Fairbanks, Alaska, the second largest city in the state. It lies on the Chena River, a tributary of the Tanana River, about 270 miles (435 km) north-northeast of Anchorage. Fairbanks is the commercial and transportation center for Alaska's vast interior. Lumbering, fur trapping, farming, and gold mining are carried on in the surrounding area. A campus of the University of Alaska and several large military installations are nearby. The city is the northern terminus of the Alaska Railroad and the Alaska Highway and is served by an international airport. It has the council-manager form of government.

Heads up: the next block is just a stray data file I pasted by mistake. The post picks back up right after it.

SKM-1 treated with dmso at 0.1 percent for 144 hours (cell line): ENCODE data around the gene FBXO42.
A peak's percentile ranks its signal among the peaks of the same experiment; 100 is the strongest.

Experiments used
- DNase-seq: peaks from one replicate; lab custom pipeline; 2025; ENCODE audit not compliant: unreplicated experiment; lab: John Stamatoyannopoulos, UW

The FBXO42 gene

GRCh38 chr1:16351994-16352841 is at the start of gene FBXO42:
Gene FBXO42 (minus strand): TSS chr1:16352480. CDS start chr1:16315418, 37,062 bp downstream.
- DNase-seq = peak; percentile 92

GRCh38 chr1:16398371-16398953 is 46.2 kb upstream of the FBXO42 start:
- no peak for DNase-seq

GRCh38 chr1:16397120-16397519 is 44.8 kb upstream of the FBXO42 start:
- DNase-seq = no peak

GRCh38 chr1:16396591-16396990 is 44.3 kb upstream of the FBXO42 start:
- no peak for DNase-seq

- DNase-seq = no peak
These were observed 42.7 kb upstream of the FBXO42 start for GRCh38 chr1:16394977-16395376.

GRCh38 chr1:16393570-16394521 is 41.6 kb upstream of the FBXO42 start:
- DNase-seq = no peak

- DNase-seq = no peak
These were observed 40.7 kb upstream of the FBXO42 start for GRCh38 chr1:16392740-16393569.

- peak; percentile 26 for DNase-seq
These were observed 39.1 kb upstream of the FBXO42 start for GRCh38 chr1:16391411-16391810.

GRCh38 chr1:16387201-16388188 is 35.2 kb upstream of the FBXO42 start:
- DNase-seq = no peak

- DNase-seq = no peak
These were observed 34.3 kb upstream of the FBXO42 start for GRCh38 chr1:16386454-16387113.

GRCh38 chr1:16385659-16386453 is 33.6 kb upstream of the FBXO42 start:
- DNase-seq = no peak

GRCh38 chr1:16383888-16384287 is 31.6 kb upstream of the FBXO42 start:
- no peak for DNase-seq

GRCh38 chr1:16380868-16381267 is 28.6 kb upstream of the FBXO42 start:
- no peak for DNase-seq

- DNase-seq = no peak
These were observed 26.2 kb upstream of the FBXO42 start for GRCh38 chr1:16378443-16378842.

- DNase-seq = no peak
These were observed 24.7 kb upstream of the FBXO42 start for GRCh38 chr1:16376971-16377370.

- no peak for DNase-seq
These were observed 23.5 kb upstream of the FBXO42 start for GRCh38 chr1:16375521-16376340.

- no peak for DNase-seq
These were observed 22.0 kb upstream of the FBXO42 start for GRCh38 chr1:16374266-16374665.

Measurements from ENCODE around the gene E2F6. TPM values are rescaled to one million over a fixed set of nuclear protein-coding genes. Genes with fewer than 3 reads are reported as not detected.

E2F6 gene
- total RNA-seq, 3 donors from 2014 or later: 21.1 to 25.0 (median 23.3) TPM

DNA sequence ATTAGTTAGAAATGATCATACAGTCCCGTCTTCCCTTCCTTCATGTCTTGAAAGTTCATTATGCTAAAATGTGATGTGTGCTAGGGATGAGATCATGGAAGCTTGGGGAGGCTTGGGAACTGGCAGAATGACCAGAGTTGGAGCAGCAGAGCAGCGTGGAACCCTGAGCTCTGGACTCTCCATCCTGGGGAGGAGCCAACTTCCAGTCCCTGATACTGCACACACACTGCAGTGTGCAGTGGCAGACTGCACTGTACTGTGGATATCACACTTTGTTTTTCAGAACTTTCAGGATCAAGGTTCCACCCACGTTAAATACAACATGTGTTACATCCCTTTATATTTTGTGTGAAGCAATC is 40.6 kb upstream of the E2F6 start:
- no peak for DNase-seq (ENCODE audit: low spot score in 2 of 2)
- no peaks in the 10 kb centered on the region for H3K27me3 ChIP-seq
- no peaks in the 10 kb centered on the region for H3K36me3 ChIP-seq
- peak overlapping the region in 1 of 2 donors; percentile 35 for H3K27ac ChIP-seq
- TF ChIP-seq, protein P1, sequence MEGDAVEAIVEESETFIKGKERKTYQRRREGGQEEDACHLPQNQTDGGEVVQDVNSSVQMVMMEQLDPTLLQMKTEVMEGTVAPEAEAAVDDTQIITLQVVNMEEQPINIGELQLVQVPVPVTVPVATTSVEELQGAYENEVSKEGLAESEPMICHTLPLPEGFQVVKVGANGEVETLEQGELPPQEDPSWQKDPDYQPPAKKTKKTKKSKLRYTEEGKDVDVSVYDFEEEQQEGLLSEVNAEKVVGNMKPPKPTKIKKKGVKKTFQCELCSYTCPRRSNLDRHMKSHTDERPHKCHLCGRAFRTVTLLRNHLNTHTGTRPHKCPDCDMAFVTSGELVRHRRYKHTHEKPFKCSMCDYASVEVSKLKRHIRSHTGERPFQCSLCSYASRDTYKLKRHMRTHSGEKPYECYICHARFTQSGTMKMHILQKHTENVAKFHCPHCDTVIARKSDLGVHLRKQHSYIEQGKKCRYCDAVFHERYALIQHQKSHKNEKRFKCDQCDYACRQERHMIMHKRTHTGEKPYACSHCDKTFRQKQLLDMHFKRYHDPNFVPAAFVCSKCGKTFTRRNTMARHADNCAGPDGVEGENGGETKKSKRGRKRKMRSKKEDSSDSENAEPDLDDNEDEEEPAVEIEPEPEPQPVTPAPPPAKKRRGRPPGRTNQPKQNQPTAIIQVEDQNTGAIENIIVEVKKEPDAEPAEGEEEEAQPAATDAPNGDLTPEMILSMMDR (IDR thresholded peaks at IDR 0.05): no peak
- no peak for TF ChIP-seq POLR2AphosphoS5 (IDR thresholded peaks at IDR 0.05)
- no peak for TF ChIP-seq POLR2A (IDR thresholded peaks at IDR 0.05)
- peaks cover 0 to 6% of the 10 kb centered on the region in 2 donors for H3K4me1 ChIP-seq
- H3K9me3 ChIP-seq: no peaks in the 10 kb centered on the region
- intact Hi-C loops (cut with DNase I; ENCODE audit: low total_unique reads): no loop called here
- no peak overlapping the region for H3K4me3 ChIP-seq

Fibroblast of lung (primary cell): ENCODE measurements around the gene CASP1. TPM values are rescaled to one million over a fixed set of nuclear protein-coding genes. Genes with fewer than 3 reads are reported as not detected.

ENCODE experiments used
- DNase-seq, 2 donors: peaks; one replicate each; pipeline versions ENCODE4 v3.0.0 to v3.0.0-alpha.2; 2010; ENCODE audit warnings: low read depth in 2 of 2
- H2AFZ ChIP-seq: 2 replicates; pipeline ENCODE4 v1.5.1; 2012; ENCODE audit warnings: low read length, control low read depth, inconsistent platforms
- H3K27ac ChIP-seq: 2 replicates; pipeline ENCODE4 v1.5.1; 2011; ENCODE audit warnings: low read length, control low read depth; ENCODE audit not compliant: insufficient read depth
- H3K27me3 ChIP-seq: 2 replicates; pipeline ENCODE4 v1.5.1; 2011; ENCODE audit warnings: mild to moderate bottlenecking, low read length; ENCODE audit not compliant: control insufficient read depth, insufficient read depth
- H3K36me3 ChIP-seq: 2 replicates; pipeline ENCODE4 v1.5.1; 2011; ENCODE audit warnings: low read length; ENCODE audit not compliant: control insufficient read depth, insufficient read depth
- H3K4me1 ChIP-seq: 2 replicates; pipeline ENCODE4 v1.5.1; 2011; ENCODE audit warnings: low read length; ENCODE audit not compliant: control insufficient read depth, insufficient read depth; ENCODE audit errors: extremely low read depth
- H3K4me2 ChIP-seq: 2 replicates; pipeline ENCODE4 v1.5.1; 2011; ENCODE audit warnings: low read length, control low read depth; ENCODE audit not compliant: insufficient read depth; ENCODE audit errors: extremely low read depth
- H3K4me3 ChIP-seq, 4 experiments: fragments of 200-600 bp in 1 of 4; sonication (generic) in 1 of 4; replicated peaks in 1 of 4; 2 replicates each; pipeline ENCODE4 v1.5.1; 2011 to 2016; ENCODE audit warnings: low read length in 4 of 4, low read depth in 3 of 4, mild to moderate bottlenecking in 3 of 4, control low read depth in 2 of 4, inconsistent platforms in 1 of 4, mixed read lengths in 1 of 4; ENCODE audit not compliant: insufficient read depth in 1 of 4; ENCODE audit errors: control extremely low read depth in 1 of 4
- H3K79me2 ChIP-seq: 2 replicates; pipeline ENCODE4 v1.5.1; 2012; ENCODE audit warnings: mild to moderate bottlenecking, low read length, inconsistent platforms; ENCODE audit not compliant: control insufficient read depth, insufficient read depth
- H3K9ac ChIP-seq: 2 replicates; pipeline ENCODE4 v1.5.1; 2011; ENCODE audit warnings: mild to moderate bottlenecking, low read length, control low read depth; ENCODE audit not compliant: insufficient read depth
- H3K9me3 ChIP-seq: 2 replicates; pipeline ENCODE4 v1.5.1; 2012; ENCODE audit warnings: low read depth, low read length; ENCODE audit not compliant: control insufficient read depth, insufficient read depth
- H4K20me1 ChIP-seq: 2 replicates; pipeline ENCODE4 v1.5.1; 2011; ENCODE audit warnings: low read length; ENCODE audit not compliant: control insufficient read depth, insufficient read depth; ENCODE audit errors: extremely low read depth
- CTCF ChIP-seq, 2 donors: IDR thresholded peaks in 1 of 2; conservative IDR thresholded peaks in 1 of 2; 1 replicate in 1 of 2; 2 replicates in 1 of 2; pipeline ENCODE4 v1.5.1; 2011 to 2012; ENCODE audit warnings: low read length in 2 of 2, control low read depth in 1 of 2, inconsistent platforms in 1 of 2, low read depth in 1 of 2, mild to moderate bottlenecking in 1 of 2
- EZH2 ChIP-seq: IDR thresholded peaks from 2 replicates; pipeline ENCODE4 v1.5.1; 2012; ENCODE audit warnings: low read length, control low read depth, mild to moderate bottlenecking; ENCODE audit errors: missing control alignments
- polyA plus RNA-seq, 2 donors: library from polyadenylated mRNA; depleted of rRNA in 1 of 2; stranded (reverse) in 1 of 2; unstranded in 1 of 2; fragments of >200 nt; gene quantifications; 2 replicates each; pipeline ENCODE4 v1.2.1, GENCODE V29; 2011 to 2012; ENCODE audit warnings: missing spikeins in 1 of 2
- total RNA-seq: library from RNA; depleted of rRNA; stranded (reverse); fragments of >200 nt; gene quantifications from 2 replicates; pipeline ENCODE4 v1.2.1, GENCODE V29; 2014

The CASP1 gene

Founded in 1902 during the Alaska gold rush, Fairbanks boomed for about a decade. A period of decline ended with World War II when major defense installations were built nearby. Postwar immigration brought considerable growth and development. In 1967 Fairbanks was devastated by a flood. The North Slope oil discovery in 1968 greatly increased the city's importance as a transportation and supply center.